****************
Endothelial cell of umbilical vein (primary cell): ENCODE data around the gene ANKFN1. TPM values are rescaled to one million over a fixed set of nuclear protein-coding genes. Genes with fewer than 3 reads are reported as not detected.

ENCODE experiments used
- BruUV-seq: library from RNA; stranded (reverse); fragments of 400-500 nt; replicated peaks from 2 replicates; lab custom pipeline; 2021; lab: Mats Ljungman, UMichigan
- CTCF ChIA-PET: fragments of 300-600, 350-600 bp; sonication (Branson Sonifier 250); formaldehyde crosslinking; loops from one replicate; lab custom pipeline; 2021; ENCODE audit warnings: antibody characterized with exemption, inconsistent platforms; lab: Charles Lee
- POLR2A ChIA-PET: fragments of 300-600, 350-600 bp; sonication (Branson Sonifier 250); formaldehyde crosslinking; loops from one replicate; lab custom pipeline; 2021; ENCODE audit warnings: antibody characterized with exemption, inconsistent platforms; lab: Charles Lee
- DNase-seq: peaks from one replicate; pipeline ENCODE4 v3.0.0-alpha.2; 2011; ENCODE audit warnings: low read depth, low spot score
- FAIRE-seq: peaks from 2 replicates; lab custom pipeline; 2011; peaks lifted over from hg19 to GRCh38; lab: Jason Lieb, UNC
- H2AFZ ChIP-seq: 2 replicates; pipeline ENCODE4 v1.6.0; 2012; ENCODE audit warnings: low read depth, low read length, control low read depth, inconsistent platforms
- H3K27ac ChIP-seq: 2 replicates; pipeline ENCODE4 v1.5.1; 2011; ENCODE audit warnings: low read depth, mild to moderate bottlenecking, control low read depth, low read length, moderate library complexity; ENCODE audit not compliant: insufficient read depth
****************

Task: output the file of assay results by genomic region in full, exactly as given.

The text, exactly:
Endothelial cell of umbilical vein (primary cell): ENCODE data around the gene ANKFN1. TPM values are rescaled to one million over a fixed set of nuclear protein-coding genes. Genes with fewer than 3 reads are reported as not detected.

ENCODE experiments used
- BruUV-seq: library from RNA; stranded (reverse); fragments of 400-500 nt; replicated peaks from 2 replicates; lab custom pipeline; 2021; lab: Mats Ljungman, UMichigan
- CTCF ChIA-PET: fragments of 300-600, 350-600 bp; sonication (Branson Sonifier 250); formaldehyde crosslinking; loops from one replicate; lab custom pipeline; 2021; ENCODE audit warnings: antibody characterized with exemption, inconsistent platforms; lab: Charles Lee
- POLR2A ChIA-PET: fragments of 300-600, 350-600 bp; sonication (Branson Sonifier 250); formaldehyde crosslinking; loops from one replicate; lab custom pipeline; 2021; ENCODE audit warnings: antibody characterized with exemption, inconsistent platforms; lab: Charles Lee
- DNase-seq: peaks from one replicate; pipeline ENCODE4 v3.0.0-alpha.2; 2011; ENCODE audit warnings: low read depth, low spot score
- FAIRE-seq: peaks from 2 replicates; lab custom pipeline; 2011; peaks lifted over from hg19 to GRCh38; lab: Jason Lieb, UNC
- H2AFZ ChIP-seq: 2 replicates; pipeline ENCODE4 v1.6.0; 2012; ENCODE audit warnings: low read depth, low read length, control low read depth, inconsistent platforms
- H3K27ac ChIP-seq: 2 replicates; pipeline ENCODE4 v1.5.1; 2011; ENCODE audit warnings: low read depth, mild to moderate bottlenecking, control low read depth, low read length, moderate library complexity; ENCODE audit not compliant: insufficient read depth